When The Staple Singers sing “I’ll Take You There”, they are talking about Heaven. The videographer uses many pictures of people who are abjected because of poverty, racism, and tragedy. The message is that there is no safe haven on earth, and they will have to seek salvation and refuge in Heaven. James, too, lives in a terrible situation with two horrible aunts. He is an outsider, he doesn’t fit in, he is verbally and emotionally abused, he is unloved, and he needs to find a way out. He needs to find his own safe harbour and a better way of life.
Roald Dahl, author of James and the Giant Peach (1961), felt like an outsider as well. Although he was born in Wales, his mother maintained strong ties with her Norwegian homeland by speaking the language and taking the family home for annual holidays. The family lived in the English countryside but, while “Dahl was proud to be British and though he craved recognition and acceptance from English society, for most of his life he preferred to live outside its boundaries, making his own rules and his own judgements” (Sturrock 19). Biographer Donald Sturrock felt that “Roald was always an outsider, the child of Norwegian immigrants, whose native land would become for their son an imaginative refuge, a secret world he could always call his own” (Sturrock 20). When Roald was only three, his seven-year old sister Astri (his father’s favourite) died; then his father came down with pneumonia, lost interest in living, and died a month later. Interestingly, many of the central characters in his books have lost one or both parents, which Dahl at first denied as being true but then declared as being a “‘trick to get the reader’s sympathy’” (Sturrock 16). Dahl began his writing career by telling stories to his children. He had the uncanny ability “to mesmerize almost every child who crossed his path….[and] to recreate and understand the child’s point of view” (Sturrock 40).
Dahl certainly understands the child’s point of view in James and the Giant Peach. James journeys across the Atlantic to the United States with his fellow outcasts, without a plan and without a map. Perhaps the author thinks if his characters don’t have a map, then his readers shouldn’t have one. Perhaps he thinks that it is a well-travelled route, and we all know our way. Perhaps the route cannot be plotted. Well, my intrepid cartographer KLEW thinks differently; therefore, since she is coming with us on this adventure, here is her map to accompany us on the literary voyage.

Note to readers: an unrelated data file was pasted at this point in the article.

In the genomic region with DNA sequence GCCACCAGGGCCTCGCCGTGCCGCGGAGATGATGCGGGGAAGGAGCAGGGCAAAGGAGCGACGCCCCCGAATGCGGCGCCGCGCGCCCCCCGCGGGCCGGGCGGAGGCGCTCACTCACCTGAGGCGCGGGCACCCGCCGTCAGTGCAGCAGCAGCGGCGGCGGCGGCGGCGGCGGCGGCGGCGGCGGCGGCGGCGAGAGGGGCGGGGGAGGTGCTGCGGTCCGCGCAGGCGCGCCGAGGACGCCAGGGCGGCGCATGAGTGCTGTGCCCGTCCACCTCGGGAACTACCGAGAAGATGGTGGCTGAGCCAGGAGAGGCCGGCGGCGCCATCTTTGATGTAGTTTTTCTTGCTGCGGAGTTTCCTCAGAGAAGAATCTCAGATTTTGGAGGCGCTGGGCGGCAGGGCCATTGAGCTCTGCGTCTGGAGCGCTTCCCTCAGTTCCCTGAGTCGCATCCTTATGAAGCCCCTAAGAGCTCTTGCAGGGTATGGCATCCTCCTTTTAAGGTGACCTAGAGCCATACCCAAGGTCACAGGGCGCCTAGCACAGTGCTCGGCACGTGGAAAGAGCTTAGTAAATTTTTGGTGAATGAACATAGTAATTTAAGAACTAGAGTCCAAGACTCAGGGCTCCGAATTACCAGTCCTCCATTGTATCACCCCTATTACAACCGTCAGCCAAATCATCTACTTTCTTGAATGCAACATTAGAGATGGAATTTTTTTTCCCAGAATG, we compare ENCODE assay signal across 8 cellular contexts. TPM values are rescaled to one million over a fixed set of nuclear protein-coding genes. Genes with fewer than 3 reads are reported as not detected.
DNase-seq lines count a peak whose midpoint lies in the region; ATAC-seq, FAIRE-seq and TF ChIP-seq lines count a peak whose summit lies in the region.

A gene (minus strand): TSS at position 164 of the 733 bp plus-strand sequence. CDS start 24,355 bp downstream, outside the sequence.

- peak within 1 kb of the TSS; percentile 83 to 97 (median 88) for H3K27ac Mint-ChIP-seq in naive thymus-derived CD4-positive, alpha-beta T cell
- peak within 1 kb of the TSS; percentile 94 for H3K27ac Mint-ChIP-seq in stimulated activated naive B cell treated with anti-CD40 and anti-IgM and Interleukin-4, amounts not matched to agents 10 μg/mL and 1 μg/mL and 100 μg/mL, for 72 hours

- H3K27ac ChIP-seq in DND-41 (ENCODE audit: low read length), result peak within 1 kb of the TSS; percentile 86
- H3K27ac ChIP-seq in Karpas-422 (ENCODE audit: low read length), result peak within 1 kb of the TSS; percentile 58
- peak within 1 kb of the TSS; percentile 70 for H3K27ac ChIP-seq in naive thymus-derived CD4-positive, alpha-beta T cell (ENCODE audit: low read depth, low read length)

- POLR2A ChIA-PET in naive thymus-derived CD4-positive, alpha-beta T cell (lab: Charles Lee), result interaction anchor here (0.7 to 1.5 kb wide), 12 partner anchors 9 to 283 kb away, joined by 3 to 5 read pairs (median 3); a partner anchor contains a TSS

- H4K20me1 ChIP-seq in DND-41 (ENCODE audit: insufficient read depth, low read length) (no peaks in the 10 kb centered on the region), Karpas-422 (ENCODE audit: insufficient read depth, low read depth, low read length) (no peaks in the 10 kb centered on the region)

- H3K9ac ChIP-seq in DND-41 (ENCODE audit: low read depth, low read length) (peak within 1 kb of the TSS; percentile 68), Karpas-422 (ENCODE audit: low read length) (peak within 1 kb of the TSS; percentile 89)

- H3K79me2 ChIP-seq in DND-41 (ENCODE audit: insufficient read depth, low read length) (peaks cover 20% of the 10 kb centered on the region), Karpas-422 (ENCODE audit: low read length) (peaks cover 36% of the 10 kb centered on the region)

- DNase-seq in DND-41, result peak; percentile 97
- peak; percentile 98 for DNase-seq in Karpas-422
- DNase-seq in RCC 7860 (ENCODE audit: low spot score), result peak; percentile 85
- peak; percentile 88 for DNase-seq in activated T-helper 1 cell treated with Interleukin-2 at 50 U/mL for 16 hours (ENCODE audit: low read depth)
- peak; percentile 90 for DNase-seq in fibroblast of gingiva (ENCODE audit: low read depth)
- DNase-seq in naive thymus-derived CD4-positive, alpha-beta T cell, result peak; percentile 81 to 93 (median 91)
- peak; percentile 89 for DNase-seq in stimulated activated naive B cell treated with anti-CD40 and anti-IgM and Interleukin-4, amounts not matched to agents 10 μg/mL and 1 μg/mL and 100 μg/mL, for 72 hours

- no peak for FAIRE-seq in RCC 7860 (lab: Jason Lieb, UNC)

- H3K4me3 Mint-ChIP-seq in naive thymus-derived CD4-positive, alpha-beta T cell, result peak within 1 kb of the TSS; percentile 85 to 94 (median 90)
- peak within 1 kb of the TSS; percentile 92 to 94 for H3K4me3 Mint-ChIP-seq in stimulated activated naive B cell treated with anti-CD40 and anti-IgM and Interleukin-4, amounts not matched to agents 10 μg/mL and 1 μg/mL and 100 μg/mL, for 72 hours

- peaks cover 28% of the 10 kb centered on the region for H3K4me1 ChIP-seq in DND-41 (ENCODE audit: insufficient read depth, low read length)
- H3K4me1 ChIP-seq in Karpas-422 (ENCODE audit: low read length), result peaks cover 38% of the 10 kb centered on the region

Interview with the Cartographer
Nancy: Tell me about your map. Why did you draw the Empire State Building and not the USA?
KLEW: That is the main point of the story.
Nancy: What are the key features of your map?
KLEW: You’ll notice the two flags–they signify where James started and finished his journey. The Empire State is red and England is blue. Also, there is no water in the map because James and his insect companions flew over the water for much of the journey. I put the peach on top of the Empire State building because that was what happened in the book. Spot on!
Nancy: Why do you think the author didn’t include a map?
KLEW: Because everyone knows the route and where the travellers are going: England to New York.
Well, as KLEW said, everyone knows–except James and his insect shipmates. They don’t necessarily know where they are going, but anywhere is better than where they have been. The British Empire and its citizens have not been supportive of James. No Children’s Agency has stepped in to remove him from his abusive home. He has had a horrid life with Auntie Sponge and Auntie Spiker. The insects agree that “nothing could be worse than [his] desolate hilltop and those two repulsive aunts” (Dahl 44). James is an abject human being. In the Powers of Horror, Julia Kristeva says, “The abject refers to the human reaction (horror, vomit) to a threatened breakdown in meaning caused by the loss of the distinction between subject and object or between self and other” (Powers as cited in Felluga 1). Kristeva uses the concept of death to demonstrate her idea: